Possibly some relevant info

    "Lift coefficient from the sailing rig compared to the flettner rotor is a factor of 1 to 13, including the unique power control difference between the 2 sailing systems where as the sail system has to be reefed taking away the possibility of maximising power according to rapidly changing wind conditions, where as the flettner rotor just has to regulate its rpm according to the corresponding wind speed leading to the much higher utilisation of the different wind conditions."

    http://www.thiiink.com/flettnerrotor/
     

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  8. Yobarnacle
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    Yobarnacle Senior Member holding true course

    Has anyone evaluated magnus effect from a flattened rotor?

    A continuous band spinning around two separated skinny rotors?
     

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  9. Yobarnacle
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    Yobarnacle Senior Member holding true course

    Since magnus effect results from wind friction, and lack of, with a moving surface, does it have to be circular? Why not triangular or pentagonal? Would make tensioning the fabric rigidly an easier task.

    I understand a rigid steel cylinder has ONE moving part and robust enough for large ship forces.

    As Sailor Alan pointed out, many of our future advances won't be due to discovering new principles, but to new materials allowing more efficient applications.

    For a 25 foot plastic boat, some sailcloth spinning over several rollers (one powered) might be just such an innovation. Take that same fabric panel and twist it up into a cable and you could lift my boat with it. :)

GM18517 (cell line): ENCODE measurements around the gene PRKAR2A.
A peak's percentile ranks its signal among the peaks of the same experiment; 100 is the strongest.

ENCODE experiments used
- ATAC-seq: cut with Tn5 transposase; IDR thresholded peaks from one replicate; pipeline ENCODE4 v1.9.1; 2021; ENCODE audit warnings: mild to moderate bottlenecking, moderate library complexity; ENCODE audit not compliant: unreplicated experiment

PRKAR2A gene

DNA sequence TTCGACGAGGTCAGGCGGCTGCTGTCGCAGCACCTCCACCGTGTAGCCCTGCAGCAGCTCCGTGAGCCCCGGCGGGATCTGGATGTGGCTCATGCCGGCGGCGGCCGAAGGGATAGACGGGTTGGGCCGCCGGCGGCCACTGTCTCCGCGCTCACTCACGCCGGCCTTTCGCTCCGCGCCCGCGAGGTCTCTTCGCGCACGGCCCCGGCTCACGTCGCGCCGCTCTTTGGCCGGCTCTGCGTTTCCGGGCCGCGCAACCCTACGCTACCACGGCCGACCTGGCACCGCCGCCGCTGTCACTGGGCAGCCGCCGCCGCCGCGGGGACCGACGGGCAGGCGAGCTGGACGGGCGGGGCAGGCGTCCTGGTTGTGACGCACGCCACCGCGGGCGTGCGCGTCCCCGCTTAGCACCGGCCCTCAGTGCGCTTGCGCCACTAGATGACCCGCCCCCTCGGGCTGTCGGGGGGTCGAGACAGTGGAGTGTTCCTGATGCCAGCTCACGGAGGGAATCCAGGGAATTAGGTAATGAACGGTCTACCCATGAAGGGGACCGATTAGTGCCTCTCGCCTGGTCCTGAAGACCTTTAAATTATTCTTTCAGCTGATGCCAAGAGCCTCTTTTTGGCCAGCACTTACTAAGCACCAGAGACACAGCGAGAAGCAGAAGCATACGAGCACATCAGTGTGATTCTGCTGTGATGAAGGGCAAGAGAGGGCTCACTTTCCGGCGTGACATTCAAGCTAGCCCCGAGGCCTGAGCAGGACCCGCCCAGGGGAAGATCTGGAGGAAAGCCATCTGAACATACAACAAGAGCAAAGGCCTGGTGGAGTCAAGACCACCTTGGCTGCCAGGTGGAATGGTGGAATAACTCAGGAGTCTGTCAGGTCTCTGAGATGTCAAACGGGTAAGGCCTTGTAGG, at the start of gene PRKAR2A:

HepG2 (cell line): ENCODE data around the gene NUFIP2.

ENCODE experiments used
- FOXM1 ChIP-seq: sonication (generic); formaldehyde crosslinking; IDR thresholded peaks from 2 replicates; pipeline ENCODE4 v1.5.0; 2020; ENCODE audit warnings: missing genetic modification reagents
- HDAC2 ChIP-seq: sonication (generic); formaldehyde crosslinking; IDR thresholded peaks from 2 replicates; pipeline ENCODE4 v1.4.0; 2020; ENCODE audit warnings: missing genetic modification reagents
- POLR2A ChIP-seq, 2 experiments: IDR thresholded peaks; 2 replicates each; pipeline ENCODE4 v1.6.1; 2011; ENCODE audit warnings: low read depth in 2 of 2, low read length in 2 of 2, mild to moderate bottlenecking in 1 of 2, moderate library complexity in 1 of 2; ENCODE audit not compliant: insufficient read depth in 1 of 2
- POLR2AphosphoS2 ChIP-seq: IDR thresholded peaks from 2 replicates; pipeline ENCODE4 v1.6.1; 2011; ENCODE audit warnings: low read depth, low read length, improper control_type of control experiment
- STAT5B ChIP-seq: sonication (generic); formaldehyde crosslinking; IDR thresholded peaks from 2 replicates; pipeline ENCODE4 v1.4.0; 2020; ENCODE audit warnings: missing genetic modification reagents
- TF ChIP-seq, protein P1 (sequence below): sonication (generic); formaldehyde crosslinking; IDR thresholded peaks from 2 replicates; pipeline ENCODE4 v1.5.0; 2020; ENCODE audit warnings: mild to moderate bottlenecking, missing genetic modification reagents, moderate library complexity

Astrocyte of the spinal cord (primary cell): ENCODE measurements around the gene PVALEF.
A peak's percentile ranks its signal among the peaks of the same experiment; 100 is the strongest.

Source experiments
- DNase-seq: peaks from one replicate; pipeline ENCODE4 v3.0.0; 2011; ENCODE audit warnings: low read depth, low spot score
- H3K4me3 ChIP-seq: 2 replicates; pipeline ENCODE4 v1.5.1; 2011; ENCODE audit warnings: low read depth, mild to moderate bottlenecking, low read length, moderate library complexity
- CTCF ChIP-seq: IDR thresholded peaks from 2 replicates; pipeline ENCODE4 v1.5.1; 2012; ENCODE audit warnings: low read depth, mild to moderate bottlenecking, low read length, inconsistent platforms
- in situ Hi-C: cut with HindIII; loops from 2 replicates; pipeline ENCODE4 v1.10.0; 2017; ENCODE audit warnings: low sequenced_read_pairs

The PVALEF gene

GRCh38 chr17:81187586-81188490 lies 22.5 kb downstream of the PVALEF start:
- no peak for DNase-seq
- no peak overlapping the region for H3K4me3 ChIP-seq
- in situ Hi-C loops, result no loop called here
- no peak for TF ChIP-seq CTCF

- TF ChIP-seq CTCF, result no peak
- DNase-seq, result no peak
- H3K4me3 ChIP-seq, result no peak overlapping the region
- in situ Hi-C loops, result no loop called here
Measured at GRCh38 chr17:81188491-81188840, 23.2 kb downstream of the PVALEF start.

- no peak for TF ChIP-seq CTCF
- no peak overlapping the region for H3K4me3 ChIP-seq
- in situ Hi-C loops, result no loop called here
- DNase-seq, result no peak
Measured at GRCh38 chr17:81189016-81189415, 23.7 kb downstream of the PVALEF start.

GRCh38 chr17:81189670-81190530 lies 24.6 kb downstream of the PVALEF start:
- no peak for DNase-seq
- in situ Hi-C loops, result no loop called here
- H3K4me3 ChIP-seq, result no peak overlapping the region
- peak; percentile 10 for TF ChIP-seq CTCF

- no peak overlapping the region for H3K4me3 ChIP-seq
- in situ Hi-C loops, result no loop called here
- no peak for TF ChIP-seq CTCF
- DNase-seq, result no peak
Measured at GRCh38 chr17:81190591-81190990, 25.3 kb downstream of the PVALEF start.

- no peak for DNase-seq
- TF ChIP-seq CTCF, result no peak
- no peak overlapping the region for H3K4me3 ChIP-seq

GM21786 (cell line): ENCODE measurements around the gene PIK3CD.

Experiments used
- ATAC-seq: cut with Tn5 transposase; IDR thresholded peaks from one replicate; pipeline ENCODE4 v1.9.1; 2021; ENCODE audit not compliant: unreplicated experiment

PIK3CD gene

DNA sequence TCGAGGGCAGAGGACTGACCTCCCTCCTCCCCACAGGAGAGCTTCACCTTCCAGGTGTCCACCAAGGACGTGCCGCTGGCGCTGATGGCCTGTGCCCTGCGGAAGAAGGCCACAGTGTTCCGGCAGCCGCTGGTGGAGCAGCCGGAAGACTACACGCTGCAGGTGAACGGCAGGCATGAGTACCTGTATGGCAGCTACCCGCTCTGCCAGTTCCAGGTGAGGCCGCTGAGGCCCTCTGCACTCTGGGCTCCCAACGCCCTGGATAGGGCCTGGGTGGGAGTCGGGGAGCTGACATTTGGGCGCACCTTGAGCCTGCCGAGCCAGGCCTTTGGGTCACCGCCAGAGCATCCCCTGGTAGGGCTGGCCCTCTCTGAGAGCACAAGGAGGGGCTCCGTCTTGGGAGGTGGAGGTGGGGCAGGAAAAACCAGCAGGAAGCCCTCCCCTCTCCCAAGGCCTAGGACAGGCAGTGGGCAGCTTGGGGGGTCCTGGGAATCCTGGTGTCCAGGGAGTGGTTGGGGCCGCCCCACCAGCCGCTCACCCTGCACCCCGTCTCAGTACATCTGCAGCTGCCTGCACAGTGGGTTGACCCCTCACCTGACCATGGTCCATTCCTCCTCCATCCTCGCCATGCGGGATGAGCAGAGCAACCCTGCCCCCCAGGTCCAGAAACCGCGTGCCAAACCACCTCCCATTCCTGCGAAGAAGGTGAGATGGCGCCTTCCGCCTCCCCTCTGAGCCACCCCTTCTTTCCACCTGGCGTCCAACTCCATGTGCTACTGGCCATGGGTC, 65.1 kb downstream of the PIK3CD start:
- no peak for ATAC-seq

10. Yobarnacle
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    Yobarnacle Senior Member holding true course

    A multi roller rotor might even be adjustable if that benefited. The thom gates at the top of the fabric might have to be fixed, causing a chafe problem. Need to think on it.

    In the crude diagram the grey areas are high pressure. Not shown but on opposite side would be the low pressure zone producing lift.

    Am I understanding the magnus effect correctly?

    I'm comparing a single large rotor to a multi roller rotor in the sketch.
     

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  11. Sailor Alan
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    Sailor Alan Senior Member

    This is about the single vertical tube version. The halyard tension to hold a cloth tube taunt over this distance (height) will be high, so the compression on the mast system will be high too. A multipart block halyard will help. Though an “A” frame mast, or a tripod sounds good, getting the top together and leaving room for the necessary ‘end plate’ will give excessive unused height, or a kind of ‘bridge’ which will not handle compression very well. Therefor i was thinking of a free standing single mast, hence the zipper etc.

    I do not think the bicycle tubes are stiff enough, they rely on the restraint of the tyre for their function on the bike. Pump them much over 20psi without the bicycle tire in place, and they bulge all over the place. I do not think bicycle wheels are very good either, they are not very good at lateral loads.

    I would try a sailmaking approach, and make a tube from low stretch sailcloth. It could be a complete cylinder with a seam, or with a zip for easy installation on the single mast. The seam, or zipper, will be a ‘bump’ in the smooth surface, who knows to what detriment. Every 2’ or so, place a batten pocket around the tube. These should have either wooden battens, cane or willow, or fiberglass rods in them. At some future date, two (or several) of these batten pockets could be tied together, using more cringles, to ‘reef’ the tube.

    The lowermost and uppermost ‘batten pocket’ will have a row of cringles round it, and each of these cringles has a stranded steel wire (or low stretch cord) at about 30-45deg to a bearing system in the center. As suggested by Rwatson, you could raid the agricultural engineers, or construction (cranes etc) parts box for a suitable high tension roller bearing system. DO NOT use the roller furling system, it is not designed for continuous rotary duty. Besides they are expensive for what you get.

    This will need a lot of tension vertically so the tube does not twist with torque, and ‘bend’ laterally with wind pressure. Modern sailcloth, especially that with a lot of filler in it, is very stiff and stable, so should do this duty. We should ask a sailmaker whether it should be cut on a bias for greater stability, and torque transmission.